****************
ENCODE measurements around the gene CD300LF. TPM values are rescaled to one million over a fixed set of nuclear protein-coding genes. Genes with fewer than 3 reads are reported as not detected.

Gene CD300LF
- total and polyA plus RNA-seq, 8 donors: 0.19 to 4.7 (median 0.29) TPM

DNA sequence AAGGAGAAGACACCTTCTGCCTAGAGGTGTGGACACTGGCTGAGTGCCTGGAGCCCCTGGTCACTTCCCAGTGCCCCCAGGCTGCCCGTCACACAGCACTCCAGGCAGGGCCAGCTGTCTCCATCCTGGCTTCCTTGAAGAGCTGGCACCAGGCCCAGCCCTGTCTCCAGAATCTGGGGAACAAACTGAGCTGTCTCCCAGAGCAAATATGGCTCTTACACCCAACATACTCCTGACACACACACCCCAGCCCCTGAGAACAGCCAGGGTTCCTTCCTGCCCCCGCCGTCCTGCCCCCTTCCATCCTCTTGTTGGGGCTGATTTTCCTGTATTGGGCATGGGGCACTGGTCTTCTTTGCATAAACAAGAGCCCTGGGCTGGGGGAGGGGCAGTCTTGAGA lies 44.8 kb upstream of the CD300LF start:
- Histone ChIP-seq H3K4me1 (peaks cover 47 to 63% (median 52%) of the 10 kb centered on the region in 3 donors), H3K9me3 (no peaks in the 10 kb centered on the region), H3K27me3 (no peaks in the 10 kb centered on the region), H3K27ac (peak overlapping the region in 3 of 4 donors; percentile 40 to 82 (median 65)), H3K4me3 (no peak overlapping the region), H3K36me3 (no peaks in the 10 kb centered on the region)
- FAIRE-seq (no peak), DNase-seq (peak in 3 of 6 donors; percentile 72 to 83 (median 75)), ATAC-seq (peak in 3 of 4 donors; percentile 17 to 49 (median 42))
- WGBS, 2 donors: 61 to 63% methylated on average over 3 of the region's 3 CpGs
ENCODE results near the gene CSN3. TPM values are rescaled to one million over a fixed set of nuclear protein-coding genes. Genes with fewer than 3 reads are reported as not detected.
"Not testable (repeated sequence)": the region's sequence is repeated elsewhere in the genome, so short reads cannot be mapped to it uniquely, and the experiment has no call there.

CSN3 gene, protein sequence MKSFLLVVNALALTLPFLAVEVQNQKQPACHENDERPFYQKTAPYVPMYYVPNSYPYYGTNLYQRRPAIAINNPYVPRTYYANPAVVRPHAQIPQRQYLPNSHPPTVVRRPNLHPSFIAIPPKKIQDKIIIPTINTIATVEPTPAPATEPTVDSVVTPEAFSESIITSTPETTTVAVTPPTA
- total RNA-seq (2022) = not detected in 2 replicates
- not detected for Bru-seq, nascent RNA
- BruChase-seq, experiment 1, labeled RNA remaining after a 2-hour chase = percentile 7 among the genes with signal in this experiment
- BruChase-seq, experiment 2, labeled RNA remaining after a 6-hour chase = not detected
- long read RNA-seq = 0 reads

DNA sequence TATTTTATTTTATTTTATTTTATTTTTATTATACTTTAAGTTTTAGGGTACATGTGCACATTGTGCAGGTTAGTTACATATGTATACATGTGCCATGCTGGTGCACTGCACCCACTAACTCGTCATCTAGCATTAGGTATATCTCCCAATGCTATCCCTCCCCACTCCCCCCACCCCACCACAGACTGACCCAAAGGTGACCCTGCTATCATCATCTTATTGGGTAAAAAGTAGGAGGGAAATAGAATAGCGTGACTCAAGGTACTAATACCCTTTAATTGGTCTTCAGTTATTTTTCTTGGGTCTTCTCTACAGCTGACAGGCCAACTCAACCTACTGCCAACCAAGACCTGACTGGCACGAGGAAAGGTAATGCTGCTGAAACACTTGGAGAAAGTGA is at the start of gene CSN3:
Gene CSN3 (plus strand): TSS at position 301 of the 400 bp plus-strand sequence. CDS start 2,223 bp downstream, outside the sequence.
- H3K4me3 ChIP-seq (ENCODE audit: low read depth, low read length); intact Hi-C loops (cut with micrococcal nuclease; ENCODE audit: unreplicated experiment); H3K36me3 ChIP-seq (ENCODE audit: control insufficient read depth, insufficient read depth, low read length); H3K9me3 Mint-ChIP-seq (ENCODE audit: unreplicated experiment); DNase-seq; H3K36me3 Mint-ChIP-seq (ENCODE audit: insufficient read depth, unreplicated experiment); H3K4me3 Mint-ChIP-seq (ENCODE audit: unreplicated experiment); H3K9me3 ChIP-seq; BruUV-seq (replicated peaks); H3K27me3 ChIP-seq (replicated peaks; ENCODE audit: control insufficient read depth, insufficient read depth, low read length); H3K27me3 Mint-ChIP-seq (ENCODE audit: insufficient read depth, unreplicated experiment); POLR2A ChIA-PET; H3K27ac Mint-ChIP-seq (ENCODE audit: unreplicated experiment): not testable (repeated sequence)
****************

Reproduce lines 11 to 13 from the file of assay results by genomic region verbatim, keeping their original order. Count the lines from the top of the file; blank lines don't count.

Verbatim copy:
- total RNA-seq (2022) = not detected in 2 replicates
- not detected for Bru-seq, nascent RNA
- BruChase-seq, experiment 1, labeled RNA remaining after a 2-hour chase = percentile 7 among the genes with signal in this experiment